Special edition all-electric three-wheeler made in partnership with Selfridges will make its debut at the Salon Privé concours d'Elégance in September

The Morgan EV3 UK 1909 Edition has been revealed in partnership with Selfridges, priced from £52,500.

The 1909 Edition is described as a 'collector’s item' based on the all-electric three-wheeler EV3, which was revealed at the Goodwood Festival of Speed.

Only 19 examples will be made of the 1909, whose name signifies the year that both Morgan and Seldridges were established. The car will make its official public debut at the Salon Privé concours d'Elégance in September this year, before launching at Selfridge’s Birmingham store on 1 October.

Along with the car, a bespoke driving kit can be ordered, which has been designed in collaboration with nine other British brands. The kit is made in the UK and choices include a driving scarf designed by Alexander McQueen, driving goggles from Linda Farrow, and driving gloves by Dents.

A day with Morgan boss Steve Morris

The EV3 UK 1909 Edition comes in black with Selfridges bronze detailing as well as wood and treated aluminium throughout the interior.

This special edition has the same performance figures as the standard EV3 it’s based on, with a top speed of 90mph and an electric range of 120-150 miles.

The price for EV3 has not been revealed officially, but it is said to be similar to the current 3 Wheeler, which costs from £31,140.

A powered junior version of the EV3 UK 1909 Edition for children will also be available in the future, with more information released soon.

Watch the Morgan EV3's debut from the Geneva motor show

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After a half-century absence, Morgan returns to three wheels

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Comments
3

22 July 2016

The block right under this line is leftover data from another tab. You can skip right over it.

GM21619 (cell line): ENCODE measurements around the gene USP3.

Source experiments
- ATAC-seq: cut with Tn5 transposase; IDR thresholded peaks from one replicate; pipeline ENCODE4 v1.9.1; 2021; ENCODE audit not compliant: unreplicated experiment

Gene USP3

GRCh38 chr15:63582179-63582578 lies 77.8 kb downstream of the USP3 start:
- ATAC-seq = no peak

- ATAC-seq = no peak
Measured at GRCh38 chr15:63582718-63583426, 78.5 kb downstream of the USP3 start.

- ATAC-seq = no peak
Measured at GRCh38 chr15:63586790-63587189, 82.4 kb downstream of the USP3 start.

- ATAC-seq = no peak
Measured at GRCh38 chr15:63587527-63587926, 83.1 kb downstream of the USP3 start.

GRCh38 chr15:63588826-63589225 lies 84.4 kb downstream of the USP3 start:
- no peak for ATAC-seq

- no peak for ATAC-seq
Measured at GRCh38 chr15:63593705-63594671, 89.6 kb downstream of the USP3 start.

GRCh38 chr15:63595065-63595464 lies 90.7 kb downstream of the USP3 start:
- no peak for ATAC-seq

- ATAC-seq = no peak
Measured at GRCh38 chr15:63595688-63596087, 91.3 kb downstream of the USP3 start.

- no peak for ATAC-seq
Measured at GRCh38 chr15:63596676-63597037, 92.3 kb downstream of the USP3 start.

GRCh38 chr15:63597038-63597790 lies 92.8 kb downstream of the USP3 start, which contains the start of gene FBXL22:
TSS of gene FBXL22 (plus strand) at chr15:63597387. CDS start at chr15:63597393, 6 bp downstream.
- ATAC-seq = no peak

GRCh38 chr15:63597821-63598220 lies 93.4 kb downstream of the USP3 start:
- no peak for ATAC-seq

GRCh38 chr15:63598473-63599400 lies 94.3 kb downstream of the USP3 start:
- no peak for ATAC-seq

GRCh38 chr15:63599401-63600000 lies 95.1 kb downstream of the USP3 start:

At apparently double the price of the standard version you would expect the detailing of the finish to be spot on, wouldn't you? Is the drive indicator plate above the drive selector shown in picture 3 really held in place on the dahboard by two slot-head screws of the kind available from any DIY store?

Whatever their origin you wouldn't expect to see those on the standard version, or come to that, on any current new car, would you? If screws must be used, and I fail to understand why, at least some nice hexagonal socket head cap type fasteners would improve the look. Or a dab of epoxy, or recessing the entire plate into the dashboard would be even better.

23 July 2016
Oh goodness, are you suggesting using layman's epoxy, such as can be found at any general store? Unthinkable. And hexagons? The upper classes did away with hexagons in the 80s, darling. We have a new shape now you havent heard of.

For real though, it's fine, it's use-serviceable (unlike BONDING IT FOREVER) and what the hell does DIY stores selling them have to do with pedigree? You think they don't also sell hex screws? Get over yourself, dude. When you design a car, you can critique their hardware use.

22 July 2016
I like it, the screws don't bother me in the least bit if anything they suit the wood they're screwed into (I don't use nice hexagonal socket head cap type fasteners in my Oak dressing table). OK it's there's naff bits (optional) like the gloves etc but then there's certain modern cars that have their name protected using the puddle lights (SEAT).

 

Hydrogen cars just went POP

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